Indeed, just as this essay went to print, the Supreme Court explicitly recognized that Obergefell requires states to treat same-sex couples like different-sex couples with respect to birth certificates. (Birth certificates do not establish parentage, but are evidence of parentage.) In a per curiam order, the Court reversed an Arkansas Supreme Court decision that allowed the state to refuse to issue birth certificates listing the female spouse of a woman who gives birth, even though the state lists the male spouse of a woman who gives birth. “Obergefell,” the Court declared, “proscribes such disparate treatment.” The Court’s decision will likely have immediate and significant consequences for the conflicts over parental recognition that have proliferated in Obergefell’s wake.
- Parenthood’s Future?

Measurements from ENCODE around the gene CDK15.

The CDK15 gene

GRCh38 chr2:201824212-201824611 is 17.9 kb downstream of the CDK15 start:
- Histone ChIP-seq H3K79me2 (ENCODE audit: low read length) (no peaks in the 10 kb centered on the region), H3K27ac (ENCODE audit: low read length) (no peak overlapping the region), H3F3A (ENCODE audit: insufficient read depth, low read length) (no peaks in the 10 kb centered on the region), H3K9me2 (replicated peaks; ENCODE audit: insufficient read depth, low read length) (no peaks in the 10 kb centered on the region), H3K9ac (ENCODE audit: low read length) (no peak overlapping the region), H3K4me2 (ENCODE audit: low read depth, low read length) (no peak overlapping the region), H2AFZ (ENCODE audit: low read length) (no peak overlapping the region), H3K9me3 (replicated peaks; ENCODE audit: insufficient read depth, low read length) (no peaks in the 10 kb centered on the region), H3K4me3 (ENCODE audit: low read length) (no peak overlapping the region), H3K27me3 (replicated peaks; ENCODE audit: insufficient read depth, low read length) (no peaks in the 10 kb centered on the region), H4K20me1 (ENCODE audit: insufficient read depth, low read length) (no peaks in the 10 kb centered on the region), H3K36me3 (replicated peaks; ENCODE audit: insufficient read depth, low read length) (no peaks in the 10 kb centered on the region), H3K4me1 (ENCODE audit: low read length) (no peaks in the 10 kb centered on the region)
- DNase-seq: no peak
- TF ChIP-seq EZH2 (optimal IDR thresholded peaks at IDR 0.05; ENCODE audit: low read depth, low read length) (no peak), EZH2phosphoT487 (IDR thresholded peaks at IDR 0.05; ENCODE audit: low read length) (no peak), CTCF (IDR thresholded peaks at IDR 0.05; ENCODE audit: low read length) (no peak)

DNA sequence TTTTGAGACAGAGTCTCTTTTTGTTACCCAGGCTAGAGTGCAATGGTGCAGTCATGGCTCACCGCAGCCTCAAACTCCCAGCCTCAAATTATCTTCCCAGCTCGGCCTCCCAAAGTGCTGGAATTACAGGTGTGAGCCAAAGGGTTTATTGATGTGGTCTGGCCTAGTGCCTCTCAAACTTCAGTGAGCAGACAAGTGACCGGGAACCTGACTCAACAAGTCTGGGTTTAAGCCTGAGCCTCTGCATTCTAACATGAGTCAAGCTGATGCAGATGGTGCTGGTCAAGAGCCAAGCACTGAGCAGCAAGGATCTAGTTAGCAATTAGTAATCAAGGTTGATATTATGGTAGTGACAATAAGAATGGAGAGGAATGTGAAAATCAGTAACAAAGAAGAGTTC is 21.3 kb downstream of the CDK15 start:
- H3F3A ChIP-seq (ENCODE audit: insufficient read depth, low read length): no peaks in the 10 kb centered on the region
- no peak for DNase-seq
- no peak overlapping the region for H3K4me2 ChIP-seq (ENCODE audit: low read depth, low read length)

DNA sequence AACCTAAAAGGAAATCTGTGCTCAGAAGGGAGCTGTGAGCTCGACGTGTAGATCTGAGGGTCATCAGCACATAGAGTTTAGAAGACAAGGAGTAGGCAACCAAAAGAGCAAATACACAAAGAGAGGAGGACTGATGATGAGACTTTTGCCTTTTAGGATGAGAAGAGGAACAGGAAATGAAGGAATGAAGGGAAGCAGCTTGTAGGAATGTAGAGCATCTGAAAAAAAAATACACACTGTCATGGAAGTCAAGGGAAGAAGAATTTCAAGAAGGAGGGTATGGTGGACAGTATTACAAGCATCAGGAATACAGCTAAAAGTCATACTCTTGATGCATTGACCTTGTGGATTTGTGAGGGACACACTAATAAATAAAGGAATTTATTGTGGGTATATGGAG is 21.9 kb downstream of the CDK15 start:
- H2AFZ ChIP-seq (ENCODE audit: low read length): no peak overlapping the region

Like the Henderson court, other courts have found that the government’s refusal to extend marital parentage presumptions to same-sex couples violates the guarantee of equality announced in Obergefell. In contrast to these decisions, though, the Henderson court ruled not only on equal protection but also on due process grounds. And its due process reasoning was rooted not in the right to marry, but instead in parental rights. The court concluded that the Indiana parentage statutes interfere with same-sex couples’ “exercise of the right to be a parent by denying them any opportunity for a presumption of parenthood which is offered to heterosexual couples.” To the extent this cursory reasoning can be read to protect the nonbiological parent as a matter of constitutional doctrine, it is exceptional. Parenthood’s constitutional status has generally been limited to biological parent-child relationships. Henderson, then, suggests that the loop between family law and constitutional law might continue in the doctrinal space of parenthood. The elaboration of nonbiological parenthood in the domain of family law, including through shifts generated by marriage equality, might contribute to new understandings of parenthood as a constitutional matter.